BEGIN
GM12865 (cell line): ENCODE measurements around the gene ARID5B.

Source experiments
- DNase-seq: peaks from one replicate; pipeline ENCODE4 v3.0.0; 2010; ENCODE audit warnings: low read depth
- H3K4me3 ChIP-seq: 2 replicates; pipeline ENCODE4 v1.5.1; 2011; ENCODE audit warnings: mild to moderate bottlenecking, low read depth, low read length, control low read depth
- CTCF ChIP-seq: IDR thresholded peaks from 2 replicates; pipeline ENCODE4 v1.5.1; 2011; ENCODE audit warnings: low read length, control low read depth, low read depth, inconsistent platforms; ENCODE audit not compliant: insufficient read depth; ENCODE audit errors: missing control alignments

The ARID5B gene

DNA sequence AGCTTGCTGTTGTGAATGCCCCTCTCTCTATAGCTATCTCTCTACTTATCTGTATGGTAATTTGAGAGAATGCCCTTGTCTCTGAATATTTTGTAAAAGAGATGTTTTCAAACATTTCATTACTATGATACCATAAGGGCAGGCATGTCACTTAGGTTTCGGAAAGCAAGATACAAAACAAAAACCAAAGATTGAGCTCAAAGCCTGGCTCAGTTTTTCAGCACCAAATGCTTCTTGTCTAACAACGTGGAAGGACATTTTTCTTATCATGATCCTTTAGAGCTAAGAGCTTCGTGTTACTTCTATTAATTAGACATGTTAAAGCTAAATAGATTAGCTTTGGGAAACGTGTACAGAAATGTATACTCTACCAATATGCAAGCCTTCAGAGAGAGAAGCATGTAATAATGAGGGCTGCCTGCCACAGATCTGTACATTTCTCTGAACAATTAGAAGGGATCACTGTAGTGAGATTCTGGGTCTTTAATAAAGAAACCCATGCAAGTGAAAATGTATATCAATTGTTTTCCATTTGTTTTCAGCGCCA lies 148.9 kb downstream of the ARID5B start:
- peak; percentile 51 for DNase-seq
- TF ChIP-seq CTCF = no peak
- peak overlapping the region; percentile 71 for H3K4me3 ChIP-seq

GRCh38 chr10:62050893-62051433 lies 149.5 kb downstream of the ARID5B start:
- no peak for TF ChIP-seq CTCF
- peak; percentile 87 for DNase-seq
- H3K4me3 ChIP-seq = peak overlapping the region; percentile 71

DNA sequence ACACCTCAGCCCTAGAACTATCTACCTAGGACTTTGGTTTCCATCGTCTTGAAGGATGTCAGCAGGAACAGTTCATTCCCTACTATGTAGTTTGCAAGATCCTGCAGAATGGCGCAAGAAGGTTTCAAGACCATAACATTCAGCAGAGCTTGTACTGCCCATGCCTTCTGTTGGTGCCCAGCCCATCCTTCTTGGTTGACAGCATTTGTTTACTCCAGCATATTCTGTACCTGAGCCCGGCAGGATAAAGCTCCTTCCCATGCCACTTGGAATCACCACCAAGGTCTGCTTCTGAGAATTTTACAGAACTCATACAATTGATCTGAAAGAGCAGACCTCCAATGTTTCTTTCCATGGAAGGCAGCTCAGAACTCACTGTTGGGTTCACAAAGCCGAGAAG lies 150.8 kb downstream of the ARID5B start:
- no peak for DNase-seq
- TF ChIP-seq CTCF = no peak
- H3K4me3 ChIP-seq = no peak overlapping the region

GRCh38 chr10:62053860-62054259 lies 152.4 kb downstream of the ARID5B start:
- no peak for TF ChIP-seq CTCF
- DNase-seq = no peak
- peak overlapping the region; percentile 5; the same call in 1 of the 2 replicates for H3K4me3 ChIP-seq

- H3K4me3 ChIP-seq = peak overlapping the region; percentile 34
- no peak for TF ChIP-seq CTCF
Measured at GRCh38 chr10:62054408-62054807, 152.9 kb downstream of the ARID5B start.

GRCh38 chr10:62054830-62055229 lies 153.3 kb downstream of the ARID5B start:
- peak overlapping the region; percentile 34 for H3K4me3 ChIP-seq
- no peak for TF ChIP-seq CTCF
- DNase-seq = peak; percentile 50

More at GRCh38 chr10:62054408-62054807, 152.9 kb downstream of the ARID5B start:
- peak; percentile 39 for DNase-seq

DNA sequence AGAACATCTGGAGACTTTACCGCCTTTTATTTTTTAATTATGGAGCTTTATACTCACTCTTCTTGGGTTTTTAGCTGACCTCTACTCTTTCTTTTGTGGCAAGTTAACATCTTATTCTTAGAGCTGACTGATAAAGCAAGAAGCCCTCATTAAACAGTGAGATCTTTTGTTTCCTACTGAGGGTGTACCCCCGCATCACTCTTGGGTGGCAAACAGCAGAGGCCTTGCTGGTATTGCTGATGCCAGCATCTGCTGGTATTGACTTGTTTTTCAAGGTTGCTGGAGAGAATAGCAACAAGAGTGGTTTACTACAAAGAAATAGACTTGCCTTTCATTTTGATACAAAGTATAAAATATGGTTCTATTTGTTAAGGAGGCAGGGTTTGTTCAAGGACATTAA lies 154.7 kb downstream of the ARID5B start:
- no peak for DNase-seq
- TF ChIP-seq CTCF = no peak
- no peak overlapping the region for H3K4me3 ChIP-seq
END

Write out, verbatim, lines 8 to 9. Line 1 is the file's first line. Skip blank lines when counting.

- peak; percentile 51 for DNase-seq
- TF ChIP-seq CTCF = no peak